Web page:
By Daniel Politi
Just in case the recent flood of depressing economic indicators hasn’t been enough to convey how great this recession really is, the Washington Post leads with more data that came down the pipeline yesterday. Sales of new homes plunged, 13,000 U.S. jobs were slashed, corporate earnings went deep in the red, and unemployment increased. The New York Times leads with President Obama harshly criticizing Wall Street bankers for receiving nearly $20 billion in bonuses last year even as the economy collapsed. “That is the height of irresponsibility,” Obama said. “It is shameful.”
The Wall Street Journal leads its world-wide newsbox with Illinois senators voting unanimously to remove Rod Blagojevich from office. He will now go down in history as the first Illinois governor to be impeached. USA Today leads with news that the Super Bowl will mark the first time that federal behavior-detection officers will be used at a major event. The Transportation Security Administration will be sending dozens of these officers, who normally work in airports, to join forces with local police and watch for suspicious behavior among the fans entering the Raymond James Stadium on Sunday. Civil liberties advocates worry that this sets a dangerous precedent. “If we’re going to use this at high-profile sporting events, why not start using it on streets?” an ACLU analyst said. The Los Angeles Times leads with a judge ordering California officials to comply with Gov. Arnold Schwarzenegger’s order that state employees take two days off a month without pay. The move would represent “the biggest rollback of the state payroll in decades.”
As bad as yesterday’s news on the economy was, it’s expected to pale in comparison with a report on how the U.S. economy did in the last three months of 2008 that will be released this morning. Many think it will show the economy contracted by as much as a 6 percent annual rate, the worst level since 1982. But even without that report, there was plenty of bad news to go around. New home sales tumbled 14 percent in December from the month before, and it was the worst month on record since the early 1960s. Another record was reached in unemployment claims. Around 4.8 million people claimed unemployment insurance for the week ending Jan. 17, the highest level since records began to be kept in 1967. Ford also made history by recording its worst annual performance ever with a $14.6 billion loss. Analysts are now predicting the economy won’t recover until late this year, but many are holding out hope that things won’t get much worse.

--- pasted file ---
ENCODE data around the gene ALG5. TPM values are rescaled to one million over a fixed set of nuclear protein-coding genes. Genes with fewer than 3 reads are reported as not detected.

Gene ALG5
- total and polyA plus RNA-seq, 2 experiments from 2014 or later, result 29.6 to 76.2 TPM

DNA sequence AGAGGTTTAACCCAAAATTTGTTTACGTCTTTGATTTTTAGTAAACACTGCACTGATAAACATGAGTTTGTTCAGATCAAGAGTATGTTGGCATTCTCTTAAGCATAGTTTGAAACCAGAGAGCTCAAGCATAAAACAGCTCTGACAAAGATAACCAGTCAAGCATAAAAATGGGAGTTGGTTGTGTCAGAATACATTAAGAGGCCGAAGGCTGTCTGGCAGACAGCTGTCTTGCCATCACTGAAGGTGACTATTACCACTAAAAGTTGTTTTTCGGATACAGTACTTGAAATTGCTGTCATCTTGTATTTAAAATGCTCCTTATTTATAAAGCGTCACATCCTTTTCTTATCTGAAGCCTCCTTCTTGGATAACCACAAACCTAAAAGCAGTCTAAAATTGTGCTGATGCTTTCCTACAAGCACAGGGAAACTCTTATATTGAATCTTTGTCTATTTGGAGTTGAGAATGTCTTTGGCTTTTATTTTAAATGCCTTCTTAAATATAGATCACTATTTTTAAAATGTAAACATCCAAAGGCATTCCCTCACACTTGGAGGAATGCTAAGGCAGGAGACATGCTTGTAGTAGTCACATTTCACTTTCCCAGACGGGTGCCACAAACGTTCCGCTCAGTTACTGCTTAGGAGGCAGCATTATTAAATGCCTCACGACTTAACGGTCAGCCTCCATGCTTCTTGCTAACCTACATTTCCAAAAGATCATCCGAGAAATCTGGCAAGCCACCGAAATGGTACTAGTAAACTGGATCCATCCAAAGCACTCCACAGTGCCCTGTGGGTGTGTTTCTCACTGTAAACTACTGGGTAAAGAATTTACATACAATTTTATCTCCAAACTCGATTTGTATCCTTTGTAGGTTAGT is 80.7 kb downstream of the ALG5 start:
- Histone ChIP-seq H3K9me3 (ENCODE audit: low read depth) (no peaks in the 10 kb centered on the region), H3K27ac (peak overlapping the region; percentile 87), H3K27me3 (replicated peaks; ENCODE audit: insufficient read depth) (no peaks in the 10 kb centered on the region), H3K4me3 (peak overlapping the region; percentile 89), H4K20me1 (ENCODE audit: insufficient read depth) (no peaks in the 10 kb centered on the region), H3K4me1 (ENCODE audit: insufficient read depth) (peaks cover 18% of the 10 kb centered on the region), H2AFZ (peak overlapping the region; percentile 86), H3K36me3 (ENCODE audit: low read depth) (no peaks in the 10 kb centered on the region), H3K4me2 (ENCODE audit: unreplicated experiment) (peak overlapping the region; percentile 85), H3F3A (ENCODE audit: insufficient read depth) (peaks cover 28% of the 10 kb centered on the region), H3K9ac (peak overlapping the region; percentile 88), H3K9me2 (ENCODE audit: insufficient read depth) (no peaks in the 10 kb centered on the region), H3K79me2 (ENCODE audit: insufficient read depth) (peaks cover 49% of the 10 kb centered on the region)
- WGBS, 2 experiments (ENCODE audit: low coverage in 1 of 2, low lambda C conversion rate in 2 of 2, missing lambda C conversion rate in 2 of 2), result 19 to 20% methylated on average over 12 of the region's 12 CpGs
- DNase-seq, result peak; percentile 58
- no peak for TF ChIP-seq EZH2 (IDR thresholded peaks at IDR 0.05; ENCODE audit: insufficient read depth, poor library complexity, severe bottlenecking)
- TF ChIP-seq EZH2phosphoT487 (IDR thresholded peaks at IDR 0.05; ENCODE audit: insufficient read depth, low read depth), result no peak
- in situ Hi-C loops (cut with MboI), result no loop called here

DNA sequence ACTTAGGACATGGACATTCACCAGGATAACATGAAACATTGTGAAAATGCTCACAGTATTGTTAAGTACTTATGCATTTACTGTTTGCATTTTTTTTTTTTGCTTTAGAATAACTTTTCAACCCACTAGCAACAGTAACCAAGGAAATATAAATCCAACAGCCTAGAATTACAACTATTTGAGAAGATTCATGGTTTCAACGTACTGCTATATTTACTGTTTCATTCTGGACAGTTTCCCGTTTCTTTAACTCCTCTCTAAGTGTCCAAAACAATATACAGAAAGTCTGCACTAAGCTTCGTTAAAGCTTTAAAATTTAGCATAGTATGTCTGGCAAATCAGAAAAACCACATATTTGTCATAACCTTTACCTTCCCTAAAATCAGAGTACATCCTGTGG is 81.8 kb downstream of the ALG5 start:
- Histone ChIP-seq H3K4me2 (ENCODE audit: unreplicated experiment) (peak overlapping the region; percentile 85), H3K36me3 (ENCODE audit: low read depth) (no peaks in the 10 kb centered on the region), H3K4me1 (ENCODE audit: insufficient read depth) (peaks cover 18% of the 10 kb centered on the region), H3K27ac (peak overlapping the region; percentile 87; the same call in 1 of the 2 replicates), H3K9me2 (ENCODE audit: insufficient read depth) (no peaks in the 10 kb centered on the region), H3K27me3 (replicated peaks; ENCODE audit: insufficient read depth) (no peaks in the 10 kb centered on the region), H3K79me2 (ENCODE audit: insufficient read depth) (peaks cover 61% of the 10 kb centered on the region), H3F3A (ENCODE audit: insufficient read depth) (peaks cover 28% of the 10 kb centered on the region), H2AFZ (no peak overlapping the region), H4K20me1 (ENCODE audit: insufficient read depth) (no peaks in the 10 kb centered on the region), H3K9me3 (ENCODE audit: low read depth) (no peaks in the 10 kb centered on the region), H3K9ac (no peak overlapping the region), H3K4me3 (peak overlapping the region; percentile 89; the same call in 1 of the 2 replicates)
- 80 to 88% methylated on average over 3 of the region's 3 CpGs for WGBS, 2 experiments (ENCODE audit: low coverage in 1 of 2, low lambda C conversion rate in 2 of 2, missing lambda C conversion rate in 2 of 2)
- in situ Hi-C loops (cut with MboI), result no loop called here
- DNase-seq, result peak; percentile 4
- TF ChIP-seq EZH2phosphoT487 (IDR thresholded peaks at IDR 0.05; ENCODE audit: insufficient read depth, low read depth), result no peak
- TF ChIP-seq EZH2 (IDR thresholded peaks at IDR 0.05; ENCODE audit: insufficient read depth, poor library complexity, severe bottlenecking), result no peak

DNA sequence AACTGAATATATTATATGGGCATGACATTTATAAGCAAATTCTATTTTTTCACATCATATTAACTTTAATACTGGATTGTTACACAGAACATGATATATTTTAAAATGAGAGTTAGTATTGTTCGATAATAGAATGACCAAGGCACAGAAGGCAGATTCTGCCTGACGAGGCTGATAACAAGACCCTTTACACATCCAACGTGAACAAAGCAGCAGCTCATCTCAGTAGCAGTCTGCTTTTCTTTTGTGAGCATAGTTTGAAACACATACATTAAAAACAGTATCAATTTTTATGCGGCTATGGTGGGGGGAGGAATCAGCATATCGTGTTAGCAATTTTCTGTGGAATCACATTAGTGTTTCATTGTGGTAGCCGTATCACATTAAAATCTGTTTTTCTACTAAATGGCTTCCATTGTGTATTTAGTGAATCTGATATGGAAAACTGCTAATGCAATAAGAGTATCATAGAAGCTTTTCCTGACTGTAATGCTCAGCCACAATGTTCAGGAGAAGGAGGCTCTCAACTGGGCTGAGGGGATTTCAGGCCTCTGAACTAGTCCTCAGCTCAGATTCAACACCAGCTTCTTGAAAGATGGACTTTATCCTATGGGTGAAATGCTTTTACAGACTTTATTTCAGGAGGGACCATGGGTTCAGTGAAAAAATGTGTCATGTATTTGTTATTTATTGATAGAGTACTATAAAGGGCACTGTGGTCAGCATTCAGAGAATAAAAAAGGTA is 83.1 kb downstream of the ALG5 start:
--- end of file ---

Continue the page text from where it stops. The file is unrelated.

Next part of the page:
Obama criticized Wall Street bankers after he ended a private meeting with Treasury Secretary Timothy Geithner. Saying that “they should know better,” Obama sounded “more like a frustrated schoolmarm than a president,” notes the Post. But it seems clear that with his harsh words Obama sought to reassure lawmakers and the public that he is willing to impose more restrictions on executive compensation before the new administration takes any further steps to rescue banks. Sen. Christopher Dodd, the chairman of the Senate banking committee, said he will call executives to testify if it turns out that any taxpayer money was involved.
After impeaching him, Illinois senators held a second vote to bar Blagojevich from public office in the state. Blagojevich’s troubles are far from over as he could still face federal charges of corruption and could go to prison. After boycotting the state Senate hearings for most of the week, he gave a speech before lawmakers voted. “I have done absolutely nothing wrong,” he said. Lt. Gov. Pat Quinn became the state’s 41st governor last night.
The NYT spent the day with Blagojevich and paints an interesting portrait of a man who was clearly shocked and saddened by the turn of events but remained defiant. “We should have been more selfish, not selfless,” he said. “It sounds probably perverse for me to say that based on what some people are saying about me. But it’s true. My family, we didn’t take advantage of all these things that people do.”